By Anthony Meier | The Duquesne Duke
Duquesne Facilities Management, in conjunction with Civil & Environmental Consultants, Inc. is working to update University property records in accordance with the University’s master plan.
According to Susan Tymoczko, Pittsburgh Zoning Administrator, the master plan is a document submitted to the city that lays out the agenda on campus growth pertaining to topics such as University renovations and expansion.
For Duquesne, the process being taken upon by the University and the CEC to update property records deals specifically with lot consolidation.
Rod Dobish, executive director of facilities management, said Duquesne’s property lines consist of lots and within the lots are blocks. Since the building of Canevin Hall in 1911, not all of the University’s buildings that have been constructed conformed to Pittsburgh’s latest zoning codes.
Tymoczko said while lot consolidation isn’t a required part of a master plan, cleaning up property lines can be beneficial when it comes to the University wanting to make any sort of renovation or expansion.
The most recent example of lot consolidation being beneficial was the construction of Des Places Hall due to the dormitory originally being built upon two lots, said Dobish.
“[Consolidation] cleans up construction that has happened on campus since 1911, while helping to straighten up city and county records,” Dobish said.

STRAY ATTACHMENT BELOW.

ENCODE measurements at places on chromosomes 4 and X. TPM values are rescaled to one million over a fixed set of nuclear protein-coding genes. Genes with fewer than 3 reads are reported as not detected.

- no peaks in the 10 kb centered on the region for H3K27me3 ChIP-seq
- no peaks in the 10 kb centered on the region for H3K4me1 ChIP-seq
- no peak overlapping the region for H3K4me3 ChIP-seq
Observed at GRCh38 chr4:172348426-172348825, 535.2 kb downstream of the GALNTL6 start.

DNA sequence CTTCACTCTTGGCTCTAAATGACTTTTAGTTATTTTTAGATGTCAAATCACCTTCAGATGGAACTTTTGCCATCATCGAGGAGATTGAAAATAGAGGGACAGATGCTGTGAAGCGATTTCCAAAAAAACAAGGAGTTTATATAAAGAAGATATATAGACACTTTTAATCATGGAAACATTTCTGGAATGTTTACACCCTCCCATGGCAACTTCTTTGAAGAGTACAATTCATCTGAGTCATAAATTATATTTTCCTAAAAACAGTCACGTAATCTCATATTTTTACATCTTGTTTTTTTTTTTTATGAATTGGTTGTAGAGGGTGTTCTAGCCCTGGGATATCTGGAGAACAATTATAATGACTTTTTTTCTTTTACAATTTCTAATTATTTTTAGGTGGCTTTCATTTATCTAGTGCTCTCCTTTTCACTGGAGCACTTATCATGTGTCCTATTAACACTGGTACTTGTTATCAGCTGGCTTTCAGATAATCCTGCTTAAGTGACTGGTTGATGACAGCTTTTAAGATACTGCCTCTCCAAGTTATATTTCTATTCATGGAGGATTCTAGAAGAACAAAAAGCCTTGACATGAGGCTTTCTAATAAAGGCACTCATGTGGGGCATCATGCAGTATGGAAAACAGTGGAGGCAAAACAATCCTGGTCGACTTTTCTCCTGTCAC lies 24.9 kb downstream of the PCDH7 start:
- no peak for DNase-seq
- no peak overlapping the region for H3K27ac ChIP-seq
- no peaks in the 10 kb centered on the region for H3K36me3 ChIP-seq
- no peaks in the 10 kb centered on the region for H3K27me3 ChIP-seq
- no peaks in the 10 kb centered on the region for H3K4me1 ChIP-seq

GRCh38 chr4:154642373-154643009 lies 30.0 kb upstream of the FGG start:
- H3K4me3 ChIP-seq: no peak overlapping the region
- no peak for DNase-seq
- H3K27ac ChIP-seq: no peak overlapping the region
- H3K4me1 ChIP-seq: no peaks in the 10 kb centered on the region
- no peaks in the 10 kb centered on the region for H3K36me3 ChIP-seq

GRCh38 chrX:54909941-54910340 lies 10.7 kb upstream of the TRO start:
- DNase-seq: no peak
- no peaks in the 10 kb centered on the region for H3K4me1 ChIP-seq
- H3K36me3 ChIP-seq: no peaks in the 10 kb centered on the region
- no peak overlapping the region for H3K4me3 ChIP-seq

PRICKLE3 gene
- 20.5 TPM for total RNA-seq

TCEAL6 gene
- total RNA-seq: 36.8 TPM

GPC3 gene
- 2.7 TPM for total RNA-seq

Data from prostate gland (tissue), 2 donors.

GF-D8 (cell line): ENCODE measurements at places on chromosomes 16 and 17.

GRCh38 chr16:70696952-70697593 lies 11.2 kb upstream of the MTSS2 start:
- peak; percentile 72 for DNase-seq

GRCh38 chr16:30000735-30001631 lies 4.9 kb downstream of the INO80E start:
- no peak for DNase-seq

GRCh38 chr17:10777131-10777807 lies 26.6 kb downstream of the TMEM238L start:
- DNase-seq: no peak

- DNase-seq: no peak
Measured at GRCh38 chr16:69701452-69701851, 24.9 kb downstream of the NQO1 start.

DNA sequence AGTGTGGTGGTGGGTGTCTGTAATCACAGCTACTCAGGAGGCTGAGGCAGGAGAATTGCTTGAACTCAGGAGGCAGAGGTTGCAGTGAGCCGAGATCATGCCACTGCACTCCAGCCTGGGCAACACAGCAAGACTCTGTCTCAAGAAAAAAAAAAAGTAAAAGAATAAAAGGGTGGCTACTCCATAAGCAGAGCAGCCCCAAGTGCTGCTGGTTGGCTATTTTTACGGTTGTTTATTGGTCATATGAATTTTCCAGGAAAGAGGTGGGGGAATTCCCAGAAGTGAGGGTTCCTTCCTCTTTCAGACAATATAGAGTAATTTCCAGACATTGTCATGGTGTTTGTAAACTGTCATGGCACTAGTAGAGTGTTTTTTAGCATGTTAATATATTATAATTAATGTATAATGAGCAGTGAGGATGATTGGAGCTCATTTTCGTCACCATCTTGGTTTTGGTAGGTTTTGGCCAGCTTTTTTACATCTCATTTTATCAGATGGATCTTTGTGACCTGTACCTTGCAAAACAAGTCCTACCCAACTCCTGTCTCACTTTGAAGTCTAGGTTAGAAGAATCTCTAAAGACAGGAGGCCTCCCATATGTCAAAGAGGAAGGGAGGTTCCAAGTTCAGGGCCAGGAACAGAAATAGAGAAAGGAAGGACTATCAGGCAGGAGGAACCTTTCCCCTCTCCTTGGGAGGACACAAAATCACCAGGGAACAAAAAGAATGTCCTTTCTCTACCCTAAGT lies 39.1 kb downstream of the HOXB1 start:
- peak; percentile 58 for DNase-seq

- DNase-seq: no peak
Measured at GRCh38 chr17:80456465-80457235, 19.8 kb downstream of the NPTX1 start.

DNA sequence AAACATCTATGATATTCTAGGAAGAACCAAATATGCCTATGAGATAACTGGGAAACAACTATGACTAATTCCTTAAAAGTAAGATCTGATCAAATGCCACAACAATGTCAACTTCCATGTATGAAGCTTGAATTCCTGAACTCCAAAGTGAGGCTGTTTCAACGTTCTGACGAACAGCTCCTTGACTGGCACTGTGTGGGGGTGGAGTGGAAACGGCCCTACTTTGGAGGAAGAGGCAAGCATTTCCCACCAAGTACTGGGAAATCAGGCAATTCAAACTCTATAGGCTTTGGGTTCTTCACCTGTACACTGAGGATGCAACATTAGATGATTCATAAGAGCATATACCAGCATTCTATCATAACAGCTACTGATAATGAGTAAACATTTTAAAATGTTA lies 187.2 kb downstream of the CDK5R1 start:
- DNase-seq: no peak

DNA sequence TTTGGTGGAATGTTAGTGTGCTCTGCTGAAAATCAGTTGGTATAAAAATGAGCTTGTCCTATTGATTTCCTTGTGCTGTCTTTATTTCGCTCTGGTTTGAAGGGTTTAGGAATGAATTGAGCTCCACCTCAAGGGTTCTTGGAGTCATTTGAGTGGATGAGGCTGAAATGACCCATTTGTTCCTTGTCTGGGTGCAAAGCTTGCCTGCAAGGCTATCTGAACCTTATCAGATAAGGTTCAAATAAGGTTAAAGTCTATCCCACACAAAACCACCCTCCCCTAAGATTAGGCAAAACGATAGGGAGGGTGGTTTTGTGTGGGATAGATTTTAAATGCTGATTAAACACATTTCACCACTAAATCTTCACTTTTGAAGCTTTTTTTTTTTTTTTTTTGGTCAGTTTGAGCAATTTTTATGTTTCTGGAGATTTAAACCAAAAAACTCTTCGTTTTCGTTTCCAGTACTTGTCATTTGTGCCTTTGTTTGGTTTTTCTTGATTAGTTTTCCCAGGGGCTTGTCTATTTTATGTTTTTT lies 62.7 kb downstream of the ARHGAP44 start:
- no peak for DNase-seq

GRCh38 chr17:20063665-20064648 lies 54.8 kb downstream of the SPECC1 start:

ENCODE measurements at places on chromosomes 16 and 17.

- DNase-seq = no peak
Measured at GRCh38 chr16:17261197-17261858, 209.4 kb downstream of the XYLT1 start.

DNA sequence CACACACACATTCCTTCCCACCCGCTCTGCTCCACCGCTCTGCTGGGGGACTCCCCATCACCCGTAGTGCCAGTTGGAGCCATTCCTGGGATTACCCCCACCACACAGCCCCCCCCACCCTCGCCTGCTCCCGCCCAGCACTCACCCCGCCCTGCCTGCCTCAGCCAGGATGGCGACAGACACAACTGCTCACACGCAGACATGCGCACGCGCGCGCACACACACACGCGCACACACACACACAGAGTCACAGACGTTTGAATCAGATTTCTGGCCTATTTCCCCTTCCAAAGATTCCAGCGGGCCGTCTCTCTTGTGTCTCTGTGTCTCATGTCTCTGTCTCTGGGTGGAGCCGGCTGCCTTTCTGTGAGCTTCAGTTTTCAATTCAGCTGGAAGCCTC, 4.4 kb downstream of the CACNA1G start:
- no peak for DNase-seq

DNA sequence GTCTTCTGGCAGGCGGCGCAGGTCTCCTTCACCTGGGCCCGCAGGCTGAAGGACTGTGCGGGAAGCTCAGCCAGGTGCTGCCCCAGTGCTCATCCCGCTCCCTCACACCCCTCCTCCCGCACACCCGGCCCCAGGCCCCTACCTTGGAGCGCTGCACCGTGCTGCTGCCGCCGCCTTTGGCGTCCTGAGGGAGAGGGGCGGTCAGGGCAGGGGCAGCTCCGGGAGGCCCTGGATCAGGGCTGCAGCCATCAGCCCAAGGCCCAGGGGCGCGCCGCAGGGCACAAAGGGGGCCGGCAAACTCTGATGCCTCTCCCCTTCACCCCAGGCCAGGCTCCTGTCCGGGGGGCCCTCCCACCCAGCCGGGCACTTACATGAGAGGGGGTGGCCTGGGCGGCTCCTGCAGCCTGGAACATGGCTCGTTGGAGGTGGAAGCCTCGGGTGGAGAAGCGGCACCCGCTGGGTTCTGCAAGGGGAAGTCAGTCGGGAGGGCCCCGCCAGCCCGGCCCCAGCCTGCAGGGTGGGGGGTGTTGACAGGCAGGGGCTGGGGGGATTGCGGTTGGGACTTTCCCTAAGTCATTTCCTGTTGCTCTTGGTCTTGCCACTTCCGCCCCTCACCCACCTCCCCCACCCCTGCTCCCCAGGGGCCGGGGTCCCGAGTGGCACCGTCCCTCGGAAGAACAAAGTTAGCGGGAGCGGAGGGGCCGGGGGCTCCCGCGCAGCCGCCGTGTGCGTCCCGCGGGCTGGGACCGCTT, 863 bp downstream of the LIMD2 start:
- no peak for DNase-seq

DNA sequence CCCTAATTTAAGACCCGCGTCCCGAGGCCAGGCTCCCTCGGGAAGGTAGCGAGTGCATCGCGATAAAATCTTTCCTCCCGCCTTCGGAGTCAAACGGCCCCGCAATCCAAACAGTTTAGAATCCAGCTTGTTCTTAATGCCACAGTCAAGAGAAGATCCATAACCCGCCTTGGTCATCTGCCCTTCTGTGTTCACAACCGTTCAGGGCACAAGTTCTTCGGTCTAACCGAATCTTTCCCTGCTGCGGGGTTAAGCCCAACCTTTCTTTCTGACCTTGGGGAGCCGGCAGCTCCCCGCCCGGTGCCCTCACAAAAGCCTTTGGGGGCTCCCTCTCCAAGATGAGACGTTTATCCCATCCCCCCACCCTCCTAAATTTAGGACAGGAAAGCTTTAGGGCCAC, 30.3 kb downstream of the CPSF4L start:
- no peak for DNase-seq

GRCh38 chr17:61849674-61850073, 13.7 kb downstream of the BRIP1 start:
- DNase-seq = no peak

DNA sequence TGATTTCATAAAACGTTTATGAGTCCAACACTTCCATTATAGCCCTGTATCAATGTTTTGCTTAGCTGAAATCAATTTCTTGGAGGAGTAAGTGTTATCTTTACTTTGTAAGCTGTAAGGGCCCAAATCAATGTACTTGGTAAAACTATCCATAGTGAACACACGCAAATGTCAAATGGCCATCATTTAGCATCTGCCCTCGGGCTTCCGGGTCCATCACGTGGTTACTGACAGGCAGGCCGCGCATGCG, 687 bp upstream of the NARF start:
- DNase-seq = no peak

Tymoczko agreed. She said Pittsburgh had not always required new construction to fit to the current zoning codes until the past couple of years, which explains Duquesne’s recent effort to consolidate the lots of the entire campus.
Dobish said the consolidation process began as a “piecemeal effort” around 2007 with smaller efforts being put in from time to time. He said it wasn’t until the construction of the Power Center and later Des Places that the University decided to take a look at the entire campus.
Civil & Environmental Consultants, a consulting service that specializes in environmental services and civil and site development engineering among other things, was tasked to do the smaller jobs on campus prior to helping out on the complete consolidation project, according to project manager Evan Baker.
Baker said the “research effort has been very significant” for the project.
He added the “field work,” or surveying, is complete and the CEC is in the process of making drafts for Duquesne to review.
“We are processing the data [from the field work] to generate plans for Rod’s review,” Baker said.
The finalized plans are still not close to being complete, according to Dobish. Once the first draft is completed, the University will review the draft and pass it onto the City Planning and Council for approval.
Dobish described the process as “tedious,” as Duquesne has well over “100 lots and blocks” to map and does not expect a final map to be completed for another couple years. But he said the lengthy timeline should not be viewed as a negative because the newly mapped plan will give the University plenty flexibility when it comes to making any potential changes in the coming years.
“[The research] gives us all kinds of other data that can be used towards minor renovations,” Dobish said.
Photo by Fred Blauth | Photo Editor
Caption: Facilities Management is working to update University property records in accordance with the University’s master plan. The master plan was submitted to Pittsburgh and addressed the agenda on campus growth.